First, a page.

That’s the key thing here. The captain and the coach, the management, they realised what my game was. They gave me a free licence – you play your game, you don’t change anything. But when you do get in, get some runs, do something for the team. That was the expectation from the team management. It was up to me to realise that if I played well, got runs and met the expectations, then I would be a part of the Sri Lankan team for a longer period. But I can never overstate the confidence they gave me. They said there was nothing to worry even if I had four failures on the trot. ‘If you get runs in two innings, we will win those two matches.’ That’s what they told me, and that worked wonders when I went out to bat.
Q: As you moved up from a lower-order batsman to opening the innings, what were your own expectations?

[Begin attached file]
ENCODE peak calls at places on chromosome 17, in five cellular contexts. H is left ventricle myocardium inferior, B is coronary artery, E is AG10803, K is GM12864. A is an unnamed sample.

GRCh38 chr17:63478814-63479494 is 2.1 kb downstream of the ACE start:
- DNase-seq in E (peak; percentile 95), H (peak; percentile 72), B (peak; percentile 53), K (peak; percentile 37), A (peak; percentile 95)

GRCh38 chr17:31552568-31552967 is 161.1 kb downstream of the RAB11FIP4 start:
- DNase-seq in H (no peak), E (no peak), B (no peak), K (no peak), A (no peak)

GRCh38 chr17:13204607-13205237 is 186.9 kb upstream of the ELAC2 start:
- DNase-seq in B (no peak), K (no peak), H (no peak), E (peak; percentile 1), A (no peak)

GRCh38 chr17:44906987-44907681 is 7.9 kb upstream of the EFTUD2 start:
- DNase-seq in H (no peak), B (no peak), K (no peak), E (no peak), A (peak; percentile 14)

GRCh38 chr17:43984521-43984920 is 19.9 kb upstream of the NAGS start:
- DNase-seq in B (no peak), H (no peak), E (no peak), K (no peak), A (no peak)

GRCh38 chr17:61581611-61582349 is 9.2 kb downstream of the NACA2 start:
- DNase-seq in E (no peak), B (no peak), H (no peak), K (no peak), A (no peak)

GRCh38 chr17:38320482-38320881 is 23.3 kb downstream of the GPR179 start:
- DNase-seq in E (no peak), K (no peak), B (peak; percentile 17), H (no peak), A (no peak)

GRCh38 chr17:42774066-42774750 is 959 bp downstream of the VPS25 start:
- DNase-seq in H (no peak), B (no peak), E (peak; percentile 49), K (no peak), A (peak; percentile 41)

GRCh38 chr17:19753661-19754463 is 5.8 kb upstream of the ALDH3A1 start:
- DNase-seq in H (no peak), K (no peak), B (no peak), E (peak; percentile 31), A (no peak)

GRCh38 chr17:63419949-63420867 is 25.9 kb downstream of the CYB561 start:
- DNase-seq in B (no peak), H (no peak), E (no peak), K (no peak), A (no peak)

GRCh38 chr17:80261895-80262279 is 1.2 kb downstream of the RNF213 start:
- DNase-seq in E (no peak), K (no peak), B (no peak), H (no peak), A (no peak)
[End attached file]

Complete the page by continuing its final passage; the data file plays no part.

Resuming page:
My mindset was such that basically, the expectations were not very high. My reading was that I had been given a responsibility, I had got a chance to prove myself which for several years I hadn’t. I realised I was asked to open because of my aggressive approach, and I didn’t change that. But I made sure that if I got in, I scored big as often as possible. When you are told that your getting out is not the end of your world and that you keep continuing to play your natural game, your thinking is positive, the confidence is so high that you don’t fear getting out. I knew there was a lot of good back-up as well as plenty of backing, so I just went out and enjoyed my cricket.
Q: Yourself, Chris Gayle, Virender Sehwag – all high-risk batsmen. And yet, all Test triple centurions…